15. What does it mean to say that what is right for a given society is to be understood in a functionalist sense?
A "functionalist sense" has regard for how a cultural value functions within the society. That is, what utility there is in cultural values.
16. What point does Williams make with reference to Bernal de Diaz's account of the visit to the Aztec sacrificial temples?
That witnessing foreign cultural practices can be a genuinely horrifying experience...
17. What is the 'argument from diversity'? Why, according to Wong, does that argument not support moral relativism "in any simple or direct way"? How does this relate to the distinction between descriptive and normative relativism?
The argument from diversity is the opinion that because we have diverse cultures here on Earth that this is a necessary and natural state. Wong notes that just because there are diverse cultures doesn't mean that most or all of them could be wrong. It's a descriptive fact that there are diverse cultures, but a normative argument needs to be made concerning their validity. "The mere existence of deep and wide disagreements in ethics, therefore, does not disprove the possibility that moral judgements can be objectively correct or incorrect judgements about certain facts."
18. What sort of argument does Wong think would best support moral relativism? What example does he give?
Wong believes "that the relativist argument is best conducted by pointing to particular kinds of difference in moral belief, and then by claiming that these particular differences are best explained under a theory that denies the existence of a single true morality. This would involve denying that the various ways that universalists have for explaining ethical disagreement are sufficient for explaining the particular differences in question."
Wong suggests the example of "individual rights" that are embodied in the modern West and are absent in traditional cultures found in Africa, China, Japan and India.
19. What "two universal human needs" does morality serve?
a) it "regulates conflict of interest between people." and b) it "regulates conflict of interest within the individual born of different desires and drives."
20. Is it consistent with the relativism Wong describes that some moralities are better than others? Why or why not?
Yes, according to Wong different moralities can be better or worse than others depending on how well they complement our human nature or function for us in our societies. Some cultural practices can be unsustainable or undesirable, that "some moralities might be false and inadequate for the functions they must perform."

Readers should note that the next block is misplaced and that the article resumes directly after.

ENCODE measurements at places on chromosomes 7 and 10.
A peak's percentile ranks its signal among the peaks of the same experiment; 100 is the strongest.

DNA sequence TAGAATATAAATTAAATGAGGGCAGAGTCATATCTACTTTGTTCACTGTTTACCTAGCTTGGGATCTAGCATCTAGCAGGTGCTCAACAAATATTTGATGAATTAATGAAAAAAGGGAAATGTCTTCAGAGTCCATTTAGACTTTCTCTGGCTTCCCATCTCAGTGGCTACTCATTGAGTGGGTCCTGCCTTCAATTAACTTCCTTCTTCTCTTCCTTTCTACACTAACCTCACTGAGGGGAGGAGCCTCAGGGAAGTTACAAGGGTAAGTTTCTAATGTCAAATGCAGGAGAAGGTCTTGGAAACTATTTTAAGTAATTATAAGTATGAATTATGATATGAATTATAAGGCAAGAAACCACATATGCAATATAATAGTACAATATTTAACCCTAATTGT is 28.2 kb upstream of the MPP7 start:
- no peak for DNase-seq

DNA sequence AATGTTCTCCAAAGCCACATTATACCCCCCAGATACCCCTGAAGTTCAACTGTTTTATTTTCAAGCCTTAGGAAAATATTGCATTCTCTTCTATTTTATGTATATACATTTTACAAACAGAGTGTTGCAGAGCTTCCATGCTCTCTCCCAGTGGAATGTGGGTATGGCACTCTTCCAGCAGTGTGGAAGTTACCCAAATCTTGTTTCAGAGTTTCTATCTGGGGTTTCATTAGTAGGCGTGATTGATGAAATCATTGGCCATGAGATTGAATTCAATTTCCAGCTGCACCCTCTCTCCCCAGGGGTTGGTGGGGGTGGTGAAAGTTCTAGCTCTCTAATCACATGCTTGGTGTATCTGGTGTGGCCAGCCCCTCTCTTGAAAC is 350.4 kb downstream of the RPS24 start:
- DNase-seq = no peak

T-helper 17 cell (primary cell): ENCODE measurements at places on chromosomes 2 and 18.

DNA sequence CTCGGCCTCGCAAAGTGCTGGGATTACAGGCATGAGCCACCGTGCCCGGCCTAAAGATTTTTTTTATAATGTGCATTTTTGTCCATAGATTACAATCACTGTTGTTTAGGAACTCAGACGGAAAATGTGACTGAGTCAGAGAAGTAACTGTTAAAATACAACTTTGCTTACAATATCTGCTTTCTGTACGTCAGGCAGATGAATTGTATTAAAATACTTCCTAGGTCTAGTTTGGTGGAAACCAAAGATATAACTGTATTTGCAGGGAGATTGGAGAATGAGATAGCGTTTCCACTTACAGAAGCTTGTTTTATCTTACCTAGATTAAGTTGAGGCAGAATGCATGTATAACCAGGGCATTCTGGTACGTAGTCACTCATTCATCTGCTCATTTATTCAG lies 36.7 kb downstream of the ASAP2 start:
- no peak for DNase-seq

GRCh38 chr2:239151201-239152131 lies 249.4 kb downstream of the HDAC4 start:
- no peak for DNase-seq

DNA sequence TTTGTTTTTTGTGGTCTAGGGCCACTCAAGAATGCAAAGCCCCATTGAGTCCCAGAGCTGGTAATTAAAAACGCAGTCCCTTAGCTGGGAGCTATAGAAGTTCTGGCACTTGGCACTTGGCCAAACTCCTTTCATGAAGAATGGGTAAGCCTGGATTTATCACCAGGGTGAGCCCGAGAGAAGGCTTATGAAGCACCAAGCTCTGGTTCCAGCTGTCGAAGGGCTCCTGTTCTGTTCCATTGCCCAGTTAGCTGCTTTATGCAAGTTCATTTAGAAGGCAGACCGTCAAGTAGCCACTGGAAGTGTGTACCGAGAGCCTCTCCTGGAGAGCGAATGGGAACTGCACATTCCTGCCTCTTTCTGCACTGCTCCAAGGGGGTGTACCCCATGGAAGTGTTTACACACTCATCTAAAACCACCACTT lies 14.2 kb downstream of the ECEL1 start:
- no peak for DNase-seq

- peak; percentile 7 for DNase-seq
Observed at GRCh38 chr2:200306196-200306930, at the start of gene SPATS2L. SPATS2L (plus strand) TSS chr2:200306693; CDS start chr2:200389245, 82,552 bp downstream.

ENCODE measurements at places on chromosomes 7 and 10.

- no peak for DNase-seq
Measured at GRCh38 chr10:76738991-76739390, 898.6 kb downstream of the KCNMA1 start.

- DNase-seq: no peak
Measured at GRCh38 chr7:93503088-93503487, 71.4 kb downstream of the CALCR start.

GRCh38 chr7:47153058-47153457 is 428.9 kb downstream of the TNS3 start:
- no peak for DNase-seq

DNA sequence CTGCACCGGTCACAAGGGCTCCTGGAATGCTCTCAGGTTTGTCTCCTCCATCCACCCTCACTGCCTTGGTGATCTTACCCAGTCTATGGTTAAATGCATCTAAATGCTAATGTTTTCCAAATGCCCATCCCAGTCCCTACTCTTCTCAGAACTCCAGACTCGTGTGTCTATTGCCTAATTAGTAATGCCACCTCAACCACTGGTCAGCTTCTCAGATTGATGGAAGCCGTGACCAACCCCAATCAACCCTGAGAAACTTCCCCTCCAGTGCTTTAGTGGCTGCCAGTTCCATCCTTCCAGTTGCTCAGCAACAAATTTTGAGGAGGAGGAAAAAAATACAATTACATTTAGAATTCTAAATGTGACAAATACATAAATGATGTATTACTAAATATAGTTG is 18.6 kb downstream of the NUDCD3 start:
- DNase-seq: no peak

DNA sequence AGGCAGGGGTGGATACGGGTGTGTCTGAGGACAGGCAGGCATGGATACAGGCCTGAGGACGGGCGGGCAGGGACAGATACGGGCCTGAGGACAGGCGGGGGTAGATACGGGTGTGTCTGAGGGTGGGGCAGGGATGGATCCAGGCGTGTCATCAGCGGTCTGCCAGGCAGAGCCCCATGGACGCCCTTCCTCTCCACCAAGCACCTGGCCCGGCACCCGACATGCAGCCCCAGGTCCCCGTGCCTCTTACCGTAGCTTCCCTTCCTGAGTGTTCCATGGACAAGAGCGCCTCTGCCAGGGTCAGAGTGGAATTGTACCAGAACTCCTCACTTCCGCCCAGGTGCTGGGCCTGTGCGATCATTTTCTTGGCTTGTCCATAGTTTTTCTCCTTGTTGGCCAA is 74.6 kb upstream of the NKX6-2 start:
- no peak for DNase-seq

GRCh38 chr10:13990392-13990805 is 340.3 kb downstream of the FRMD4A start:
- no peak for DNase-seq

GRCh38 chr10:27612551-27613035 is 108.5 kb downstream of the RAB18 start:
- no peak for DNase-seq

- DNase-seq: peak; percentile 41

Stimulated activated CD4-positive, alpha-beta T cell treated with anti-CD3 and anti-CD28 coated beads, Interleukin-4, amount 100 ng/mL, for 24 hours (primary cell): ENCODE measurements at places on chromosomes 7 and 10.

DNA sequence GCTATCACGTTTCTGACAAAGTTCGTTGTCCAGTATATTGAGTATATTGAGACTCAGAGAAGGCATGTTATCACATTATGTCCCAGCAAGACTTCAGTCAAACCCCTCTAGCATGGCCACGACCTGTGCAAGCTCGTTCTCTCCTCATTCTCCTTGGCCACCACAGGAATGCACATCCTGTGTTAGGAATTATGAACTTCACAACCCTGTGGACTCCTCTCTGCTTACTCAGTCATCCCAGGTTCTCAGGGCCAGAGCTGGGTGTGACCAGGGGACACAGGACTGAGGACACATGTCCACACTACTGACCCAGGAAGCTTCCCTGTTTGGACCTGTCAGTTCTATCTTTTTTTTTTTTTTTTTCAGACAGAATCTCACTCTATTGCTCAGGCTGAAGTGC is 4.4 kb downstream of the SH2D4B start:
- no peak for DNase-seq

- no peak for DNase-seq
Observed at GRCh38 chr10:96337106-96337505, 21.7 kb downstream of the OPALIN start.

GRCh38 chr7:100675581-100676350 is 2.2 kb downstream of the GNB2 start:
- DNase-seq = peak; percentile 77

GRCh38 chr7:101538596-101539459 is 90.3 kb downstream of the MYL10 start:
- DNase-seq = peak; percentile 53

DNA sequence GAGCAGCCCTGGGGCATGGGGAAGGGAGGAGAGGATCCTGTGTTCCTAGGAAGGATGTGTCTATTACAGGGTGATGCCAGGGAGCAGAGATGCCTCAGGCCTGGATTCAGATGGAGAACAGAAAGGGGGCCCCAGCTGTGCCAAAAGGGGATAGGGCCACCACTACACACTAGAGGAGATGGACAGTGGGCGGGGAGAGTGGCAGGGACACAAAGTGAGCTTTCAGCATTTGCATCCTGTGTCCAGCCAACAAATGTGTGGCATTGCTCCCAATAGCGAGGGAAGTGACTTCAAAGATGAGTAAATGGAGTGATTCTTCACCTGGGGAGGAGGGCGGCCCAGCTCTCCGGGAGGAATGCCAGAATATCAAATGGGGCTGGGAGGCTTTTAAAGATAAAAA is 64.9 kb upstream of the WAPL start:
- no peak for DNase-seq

21. Some people have argued that moral relativism is not tenable because a person's commitment to his or her moral beliefs (and the commitment to act on them) relies on perceiving them as corresponding to the one true morality. What is Wong's response to this objection?
Wong says that "surely some reflection will reveal that such a belief alone would not guarantee a commitment to act. The commitment to act involves a conception of what one's morality means to the self, whether it be the only true one or not. It involves making a connection between what one desires, what one aspires to, and the substantive content of one's moral values. It is being able to see morality as important to us in these ways that allows us to avoid nihilism. The belief that our morality is the only true or most justified one does not automatically create this kind of importance, nor is it a necessary condition for this kind of importance, because the values I may see as important and part of what makes life most meaningful to me may not have to be values that all reasonable persons would accept or recognise to be true."
- Self Test Quiz - Week 05 Cultural Diversity and Moral Relativism
- Discussion forum for Week 5: Cultural Diversity and Moral Relativism
- Week 5 review: What have you learnt? (original)
Things to do, most important on top:
Things that are done, most recent on top:
- Do the Activities
- Answer the Questions
- Read the Readings
- Read the Questions
- Read the Lecture notes
- Listen to the Lectures
Herewith a list of new and/or interesting words and selected definitions:
- Of, relating to, or prescribing a norm or standard: normative grammar.
- Giving directives or rules; prescriptive. Opposed to descriptive.